tract to the bladder as well as to the wings causing pyelonephritis or the prostate in
males. Because women have a shorter urethra than men, they are 14
-
time
s more
likely to suffer from an ascending UTI. (Todar, 2007) uropathogenic
Escherichia

utilize fimbriae (pyelonepnritis associated pill) to bind urinary tract endothelial
cells and colonize the bladder. These adhesions specifically bind D
-
gelatos
-

D
-
gelato
s moieties on the p blood group antigen of erythrocytes and uroepithelial
cells (Todar, 2007) Approximately 1% of the human population lacks this receptor
and it’s presence or absence dictates an individual’ susceptibility to
Escherichia

unary tract infect
ions. Uropathogenic
Escherichia

products alpha and beta
Hemolysins which cause lyses of unary tract cells.

UPEC can invade the body’s innate immune defenses (e.g the complement system)
by invading superficial umbrella cells to form intracellular bacterial

communities
(IBLS). (Justice et al, 2006) They also have the ability to form k antigen, capsular
polysaccharides that contribute to biofilm formation. Biofilm producing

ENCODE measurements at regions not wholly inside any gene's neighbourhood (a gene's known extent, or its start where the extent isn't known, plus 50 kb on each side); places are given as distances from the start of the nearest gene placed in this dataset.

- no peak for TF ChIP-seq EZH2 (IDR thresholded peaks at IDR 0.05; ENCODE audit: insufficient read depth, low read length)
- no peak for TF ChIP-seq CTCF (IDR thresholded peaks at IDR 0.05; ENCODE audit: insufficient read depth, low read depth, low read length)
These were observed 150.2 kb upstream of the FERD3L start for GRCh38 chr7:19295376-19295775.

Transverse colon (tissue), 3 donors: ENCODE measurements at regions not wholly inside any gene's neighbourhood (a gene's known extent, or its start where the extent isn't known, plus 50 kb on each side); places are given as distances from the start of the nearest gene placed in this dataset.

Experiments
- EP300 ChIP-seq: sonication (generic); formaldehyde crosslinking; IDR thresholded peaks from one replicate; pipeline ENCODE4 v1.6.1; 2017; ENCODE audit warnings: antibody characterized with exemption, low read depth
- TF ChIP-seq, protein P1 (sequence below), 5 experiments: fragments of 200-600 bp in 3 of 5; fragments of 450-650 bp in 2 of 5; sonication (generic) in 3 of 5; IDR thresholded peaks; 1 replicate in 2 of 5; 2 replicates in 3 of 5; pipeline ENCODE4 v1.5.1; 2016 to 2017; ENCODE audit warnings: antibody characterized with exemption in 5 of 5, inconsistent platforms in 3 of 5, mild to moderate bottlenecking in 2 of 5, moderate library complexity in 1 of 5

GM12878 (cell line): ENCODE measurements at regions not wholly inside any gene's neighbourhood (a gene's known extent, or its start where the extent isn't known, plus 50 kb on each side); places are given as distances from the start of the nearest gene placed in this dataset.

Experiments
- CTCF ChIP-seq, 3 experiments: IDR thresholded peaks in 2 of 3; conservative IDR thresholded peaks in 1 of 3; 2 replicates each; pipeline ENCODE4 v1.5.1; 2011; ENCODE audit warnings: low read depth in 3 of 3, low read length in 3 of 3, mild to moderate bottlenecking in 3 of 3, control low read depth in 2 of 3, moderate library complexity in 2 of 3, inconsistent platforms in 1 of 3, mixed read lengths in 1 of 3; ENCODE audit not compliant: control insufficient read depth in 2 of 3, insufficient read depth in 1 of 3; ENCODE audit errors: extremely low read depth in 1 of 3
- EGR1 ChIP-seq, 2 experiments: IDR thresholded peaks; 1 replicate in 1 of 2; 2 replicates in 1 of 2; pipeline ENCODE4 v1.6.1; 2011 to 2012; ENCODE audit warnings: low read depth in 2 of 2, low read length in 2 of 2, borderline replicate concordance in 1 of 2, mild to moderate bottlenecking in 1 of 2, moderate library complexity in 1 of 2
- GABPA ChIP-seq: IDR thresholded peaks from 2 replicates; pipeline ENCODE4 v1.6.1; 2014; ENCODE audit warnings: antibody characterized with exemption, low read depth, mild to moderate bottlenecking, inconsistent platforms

Escherichia

are recalcitrant to immune factors and antibiotic therapy and are often
re
sponsible for chronic unary tract infections antigen producing
Escherichia

infections are commonly found in the upper unary tract (Todar, 2007).

Descending infections, though relatively rare, occur when
Escherichia

cells enter
the upper unary tract organs
(kidneys, bladder or urethras) from the blood stream.


2.24

NEONATAL MENINGITIS



It is produced by a stereotype of
Escherichia

that contains a capsular antigen
called k1. The colonization of the newborn’s intestines with these stems, that are
present in the mother’s vagina, lead to bacteriemia, which leads to meningitis and
because of the absence of the I gm antibodies from the m
other, plus the fact that
the body recognizes as self the k1 antigen, as it resembles the cerebral
glycopeptides, this leads to severe meningitis in the neonates.

2.3

ANTIBIOTIC THERAPY AND RESISTANCE


Bacterial infections are usually treated with antibiot
ics. However, the
antibiotic sensitivities of different strains of
Escherichia

vary widely as gram
-
negative organisms,
Escherichia

are resistant to many antibiotics that are effective
against gram
-
positive organisms. Antibiotics which may be used to treat
Escherichia

infection include amoxillin as well as other semi
-
synthetic penicillins,
many cephalosporin, carbapenems, aztreonam, trimethoprim
-
sulfamethoxa
-
zole,
ciprofloxacin nitrofurantoun and the aminoglycosides.


Antibiotic resistance is a growing probl
em. Some of this is due to overuse of
antibiotics in humans but some of it is probably due to the use of antibiotics as
growth promoters in food of animals (Johnson et al, 2006). Antibiotic